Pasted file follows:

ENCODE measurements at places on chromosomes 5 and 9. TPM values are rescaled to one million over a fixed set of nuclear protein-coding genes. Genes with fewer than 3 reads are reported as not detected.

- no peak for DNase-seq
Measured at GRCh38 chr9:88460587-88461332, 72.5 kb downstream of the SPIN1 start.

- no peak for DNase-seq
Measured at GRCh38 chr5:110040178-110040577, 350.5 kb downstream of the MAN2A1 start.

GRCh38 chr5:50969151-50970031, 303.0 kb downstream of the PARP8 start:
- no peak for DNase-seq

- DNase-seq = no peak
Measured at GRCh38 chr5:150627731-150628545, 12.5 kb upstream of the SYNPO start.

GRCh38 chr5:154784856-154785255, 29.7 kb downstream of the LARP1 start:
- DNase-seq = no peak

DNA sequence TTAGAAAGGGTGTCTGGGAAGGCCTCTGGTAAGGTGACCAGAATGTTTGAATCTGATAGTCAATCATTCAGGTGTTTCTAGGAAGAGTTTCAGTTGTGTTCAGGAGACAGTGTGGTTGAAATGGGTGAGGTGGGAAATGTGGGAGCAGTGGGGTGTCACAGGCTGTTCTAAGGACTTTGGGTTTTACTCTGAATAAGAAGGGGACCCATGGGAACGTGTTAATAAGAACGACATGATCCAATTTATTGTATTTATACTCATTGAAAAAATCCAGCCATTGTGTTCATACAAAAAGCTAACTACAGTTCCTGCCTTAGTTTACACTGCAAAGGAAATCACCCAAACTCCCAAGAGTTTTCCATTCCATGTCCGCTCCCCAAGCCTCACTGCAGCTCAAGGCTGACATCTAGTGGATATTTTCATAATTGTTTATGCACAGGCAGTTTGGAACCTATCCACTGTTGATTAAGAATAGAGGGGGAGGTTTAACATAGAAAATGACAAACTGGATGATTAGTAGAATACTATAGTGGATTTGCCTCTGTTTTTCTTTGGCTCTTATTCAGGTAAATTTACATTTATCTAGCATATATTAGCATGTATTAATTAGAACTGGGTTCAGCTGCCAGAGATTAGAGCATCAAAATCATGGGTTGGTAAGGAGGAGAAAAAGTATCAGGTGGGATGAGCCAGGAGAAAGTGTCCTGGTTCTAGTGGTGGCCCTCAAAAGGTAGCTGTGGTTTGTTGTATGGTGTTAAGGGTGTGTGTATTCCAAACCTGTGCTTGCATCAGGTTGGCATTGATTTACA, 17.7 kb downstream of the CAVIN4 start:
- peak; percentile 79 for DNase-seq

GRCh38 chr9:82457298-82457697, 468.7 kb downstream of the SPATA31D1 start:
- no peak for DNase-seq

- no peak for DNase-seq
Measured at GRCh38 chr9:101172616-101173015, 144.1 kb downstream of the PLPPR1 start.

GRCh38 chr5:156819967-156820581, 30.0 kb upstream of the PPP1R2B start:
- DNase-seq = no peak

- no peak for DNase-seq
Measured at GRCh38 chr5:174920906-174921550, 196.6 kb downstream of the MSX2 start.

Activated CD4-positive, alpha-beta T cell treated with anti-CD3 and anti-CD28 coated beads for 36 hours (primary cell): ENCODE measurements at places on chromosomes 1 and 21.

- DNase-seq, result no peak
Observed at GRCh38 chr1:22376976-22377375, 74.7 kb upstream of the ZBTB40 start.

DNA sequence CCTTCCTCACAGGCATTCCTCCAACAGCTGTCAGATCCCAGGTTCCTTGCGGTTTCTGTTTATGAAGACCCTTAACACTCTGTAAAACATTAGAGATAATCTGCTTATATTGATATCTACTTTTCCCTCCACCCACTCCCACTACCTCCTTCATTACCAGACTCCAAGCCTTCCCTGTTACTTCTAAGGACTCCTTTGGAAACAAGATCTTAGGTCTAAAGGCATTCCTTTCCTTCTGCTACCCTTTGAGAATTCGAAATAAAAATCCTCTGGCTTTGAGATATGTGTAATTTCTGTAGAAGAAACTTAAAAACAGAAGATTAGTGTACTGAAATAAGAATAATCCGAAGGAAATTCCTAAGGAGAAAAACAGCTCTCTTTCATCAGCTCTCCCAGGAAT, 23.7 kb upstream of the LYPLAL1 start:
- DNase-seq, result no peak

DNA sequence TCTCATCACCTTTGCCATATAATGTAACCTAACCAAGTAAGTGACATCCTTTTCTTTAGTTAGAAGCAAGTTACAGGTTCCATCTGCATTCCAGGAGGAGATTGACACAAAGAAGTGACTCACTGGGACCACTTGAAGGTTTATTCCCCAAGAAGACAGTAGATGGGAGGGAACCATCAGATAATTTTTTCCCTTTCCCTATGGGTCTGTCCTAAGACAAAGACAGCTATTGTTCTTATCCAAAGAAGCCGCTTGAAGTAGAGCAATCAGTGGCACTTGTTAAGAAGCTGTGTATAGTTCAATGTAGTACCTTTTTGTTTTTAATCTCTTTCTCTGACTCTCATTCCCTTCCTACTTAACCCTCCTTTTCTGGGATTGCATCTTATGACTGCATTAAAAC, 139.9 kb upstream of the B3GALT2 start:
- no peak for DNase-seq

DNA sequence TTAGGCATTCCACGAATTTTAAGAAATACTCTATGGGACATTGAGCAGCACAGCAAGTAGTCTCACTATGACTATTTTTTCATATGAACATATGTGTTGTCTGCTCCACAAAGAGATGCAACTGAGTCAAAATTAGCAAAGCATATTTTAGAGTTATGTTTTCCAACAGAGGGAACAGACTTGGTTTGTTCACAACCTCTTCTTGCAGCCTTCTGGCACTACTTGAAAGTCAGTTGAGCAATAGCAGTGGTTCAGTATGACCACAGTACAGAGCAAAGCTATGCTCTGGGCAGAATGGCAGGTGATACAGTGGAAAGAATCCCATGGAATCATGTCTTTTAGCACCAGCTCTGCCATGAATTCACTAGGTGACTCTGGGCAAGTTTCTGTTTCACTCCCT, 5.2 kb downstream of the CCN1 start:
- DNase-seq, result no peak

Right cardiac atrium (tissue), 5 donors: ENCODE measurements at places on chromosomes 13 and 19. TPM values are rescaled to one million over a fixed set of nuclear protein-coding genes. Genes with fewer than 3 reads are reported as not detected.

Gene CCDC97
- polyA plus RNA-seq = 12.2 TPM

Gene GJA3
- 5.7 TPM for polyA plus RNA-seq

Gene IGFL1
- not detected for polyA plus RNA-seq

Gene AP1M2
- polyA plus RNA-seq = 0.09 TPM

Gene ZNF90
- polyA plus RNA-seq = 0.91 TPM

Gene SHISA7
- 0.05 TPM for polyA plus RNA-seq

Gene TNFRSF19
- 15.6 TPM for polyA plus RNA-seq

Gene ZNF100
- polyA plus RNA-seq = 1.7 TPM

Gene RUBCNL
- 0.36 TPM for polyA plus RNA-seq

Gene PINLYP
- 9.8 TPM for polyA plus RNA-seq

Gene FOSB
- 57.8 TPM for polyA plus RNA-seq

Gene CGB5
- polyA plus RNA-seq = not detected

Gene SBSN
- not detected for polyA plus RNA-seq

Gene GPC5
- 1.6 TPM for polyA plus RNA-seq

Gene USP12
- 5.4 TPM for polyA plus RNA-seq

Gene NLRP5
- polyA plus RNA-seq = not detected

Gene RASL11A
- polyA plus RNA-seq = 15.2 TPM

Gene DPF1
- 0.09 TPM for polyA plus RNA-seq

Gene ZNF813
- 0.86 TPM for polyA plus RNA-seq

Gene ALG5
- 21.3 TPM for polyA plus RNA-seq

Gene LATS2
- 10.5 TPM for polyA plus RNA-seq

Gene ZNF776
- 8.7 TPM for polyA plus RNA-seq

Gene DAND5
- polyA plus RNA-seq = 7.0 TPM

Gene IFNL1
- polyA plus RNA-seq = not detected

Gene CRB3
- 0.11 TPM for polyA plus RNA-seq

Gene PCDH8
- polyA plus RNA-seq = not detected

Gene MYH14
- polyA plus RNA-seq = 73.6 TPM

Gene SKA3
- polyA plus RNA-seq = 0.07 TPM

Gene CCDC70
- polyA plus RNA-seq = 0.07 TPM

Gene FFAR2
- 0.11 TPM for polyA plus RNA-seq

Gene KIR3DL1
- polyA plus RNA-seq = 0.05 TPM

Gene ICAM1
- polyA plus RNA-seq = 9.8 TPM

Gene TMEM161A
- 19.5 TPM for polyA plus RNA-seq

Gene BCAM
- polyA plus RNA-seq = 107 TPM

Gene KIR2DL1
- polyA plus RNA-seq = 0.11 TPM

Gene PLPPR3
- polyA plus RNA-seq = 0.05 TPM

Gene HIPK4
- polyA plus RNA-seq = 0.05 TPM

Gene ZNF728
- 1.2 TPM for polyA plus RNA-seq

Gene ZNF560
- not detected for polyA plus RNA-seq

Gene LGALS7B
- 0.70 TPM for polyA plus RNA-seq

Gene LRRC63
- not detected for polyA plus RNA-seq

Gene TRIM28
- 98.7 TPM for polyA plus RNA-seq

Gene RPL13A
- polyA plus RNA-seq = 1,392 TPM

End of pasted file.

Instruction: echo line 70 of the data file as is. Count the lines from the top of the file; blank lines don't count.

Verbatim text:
Gene ALG5